When asked why the candidate left their previous employers, and a candidates’ responds by saying that they did not get along very well with their manager so they ended up resigning.  It is common knowledge that people leave managers, not companies.  We all have had managers who were very difficult to work with or were micromanagers, however it is never a good idea to say that during an interview.  Depending on the hiring manager, the candidate will be perceived as someone with a “victim mentality” or someone who might be difficult to manage or who will quit if they feel slighted.  This may not be accurate; however, this response can create that perception, and perception becomes reality.

A candidate not knowing what they don’t know.  Often candidates may claim to have knowledge of certain skills or that they possess job knowledge that they do not have.   When the interviewer inquires further the candidate is unable to elaborate and appears to be dishonest.  In addition, candidates who appear overly confident about their knowledge.  It is acceptable to admit that you are guessing or that you are familiar with something but admit that you may need additional training, but guessing and saying that that you are positive is never a good idea.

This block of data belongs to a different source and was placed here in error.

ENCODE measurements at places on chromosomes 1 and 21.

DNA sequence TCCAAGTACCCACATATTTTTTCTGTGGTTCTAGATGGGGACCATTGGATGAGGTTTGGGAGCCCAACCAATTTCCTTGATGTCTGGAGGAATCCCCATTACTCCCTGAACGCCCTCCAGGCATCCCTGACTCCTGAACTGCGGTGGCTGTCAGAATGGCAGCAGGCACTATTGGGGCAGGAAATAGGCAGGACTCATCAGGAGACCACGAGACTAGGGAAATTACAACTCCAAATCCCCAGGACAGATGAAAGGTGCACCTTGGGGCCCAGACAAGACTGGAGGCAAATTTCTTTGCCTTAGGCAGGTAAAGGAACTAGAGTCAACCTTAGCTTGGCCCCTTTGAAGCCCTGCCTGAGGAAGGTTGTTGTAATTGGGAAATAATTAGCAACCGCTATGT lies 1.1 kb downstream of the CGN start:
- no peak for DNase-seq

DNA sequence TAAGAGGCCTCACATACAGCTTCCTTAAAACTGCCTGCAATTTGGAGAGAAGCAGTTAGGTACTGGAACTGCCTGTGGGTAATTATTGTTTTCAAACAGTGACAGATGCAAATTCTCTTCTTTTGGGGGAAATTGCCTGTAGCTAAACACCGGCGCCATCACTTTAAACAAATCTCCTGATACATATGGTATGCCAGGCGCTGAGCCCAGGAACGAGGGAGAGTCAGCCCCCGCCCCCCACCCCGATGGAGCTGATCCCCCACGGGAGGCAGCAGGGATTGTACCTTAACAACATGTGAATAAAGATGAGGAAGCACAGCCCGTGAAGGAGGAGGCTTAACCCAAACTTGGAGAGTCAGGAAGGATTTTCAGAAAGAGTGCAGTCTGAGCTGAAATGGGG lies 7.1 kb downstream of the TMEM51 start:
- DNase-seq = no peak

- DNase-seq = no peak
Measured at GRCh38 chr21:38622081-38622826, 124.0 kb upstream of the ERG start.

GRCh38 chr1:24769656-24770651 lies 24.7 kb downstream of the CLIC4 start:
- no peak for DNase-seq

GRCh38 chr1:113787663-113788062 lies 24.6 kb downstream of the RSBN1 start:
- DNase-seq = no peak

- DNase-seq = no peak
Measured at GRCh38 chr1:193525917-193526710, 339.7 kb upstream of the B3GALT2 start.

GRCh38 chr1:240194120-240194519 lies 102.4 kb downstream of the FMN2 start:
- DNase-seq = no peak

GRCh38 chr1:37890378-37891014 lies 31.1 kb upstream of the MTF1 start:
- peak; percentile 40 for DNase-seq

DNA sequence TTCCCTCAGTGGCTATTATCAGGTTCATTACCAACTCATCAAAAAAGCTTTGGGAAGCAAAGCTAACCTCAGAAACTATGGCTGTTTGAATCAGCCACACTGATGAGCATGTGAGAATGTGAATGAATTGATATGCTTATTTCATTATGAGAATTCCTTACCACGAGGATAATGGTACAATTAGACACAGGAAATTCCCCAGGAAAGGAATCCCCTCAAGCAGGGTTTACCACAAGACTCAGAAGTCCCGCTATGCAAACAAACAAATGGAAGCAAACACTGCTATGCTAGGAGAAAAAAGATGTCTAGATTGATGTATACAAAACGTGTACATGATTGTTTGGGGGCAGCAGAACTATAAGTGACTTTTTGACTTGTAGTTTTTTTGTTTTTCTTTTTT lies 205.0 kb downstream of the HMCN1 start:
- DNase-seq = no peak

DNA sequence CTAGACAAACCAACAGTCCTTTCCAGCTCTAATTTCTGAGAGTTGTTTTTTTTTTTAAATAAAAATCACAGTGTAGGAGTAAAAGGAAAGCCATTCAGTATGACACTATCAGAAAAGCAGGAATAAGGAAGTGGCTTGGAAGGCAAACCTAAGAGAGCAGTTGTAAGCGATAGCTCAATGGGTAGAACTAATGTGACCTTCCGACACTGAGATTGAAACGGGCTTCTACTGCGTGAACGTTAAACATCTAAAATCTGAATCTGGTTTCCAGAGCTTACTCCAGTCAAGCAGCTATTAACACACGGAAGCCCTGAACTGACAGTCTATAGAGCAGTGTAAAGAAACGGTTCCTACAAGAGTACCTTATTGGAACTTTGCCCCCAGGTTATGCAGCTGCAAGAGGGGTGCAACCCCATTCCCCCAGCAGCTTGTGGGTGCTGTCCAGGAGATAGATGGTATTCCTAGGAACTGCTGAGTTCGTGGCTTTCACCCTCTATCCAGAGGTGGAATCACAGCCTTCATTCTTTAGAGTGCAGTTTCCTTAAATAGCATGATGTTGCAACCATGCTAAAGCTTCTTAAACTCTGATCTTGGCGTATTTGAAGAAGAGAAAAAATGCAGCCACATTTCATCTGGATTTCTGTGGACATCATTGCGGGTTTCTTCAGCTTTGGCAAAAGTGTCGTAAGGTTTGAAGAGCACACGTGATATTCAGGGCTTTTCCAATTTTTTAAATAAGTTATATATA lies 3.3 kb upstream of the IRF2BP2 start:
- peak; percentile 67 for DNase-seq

A Candidate who admits to leaving a position because they could not move up in 6 months – I have interviewed candidates that told me that they had left their previous positions because they were not promoted in 6 months or because they felt that they had learned all that they could learn in their previous positions.  These candidates are often unrealistic about their aptitude and job performance and the perception is that they are job hoppers due to their unrealistic expectations and unstable work history.

Candidates who are overly obsessed with compensation – Of course pay is a critical component for any job, however when the first question out of a candidate’s mouth is about the compensation before they even hear about the opportunity or before the interview has even started, that is a red flag.  Other red flag include candidates who base their pay rate on their commute.  Compensation is not based upon a person’s commute, it is based upon their skill set and experience therefore these candidates appear to be unrealistic.  An employer will often offer a higher compensation to a highly skilled individual to entice them to come to work for them, however if the individual does not have the skills or experience to command the higher compensation, they will not be considered.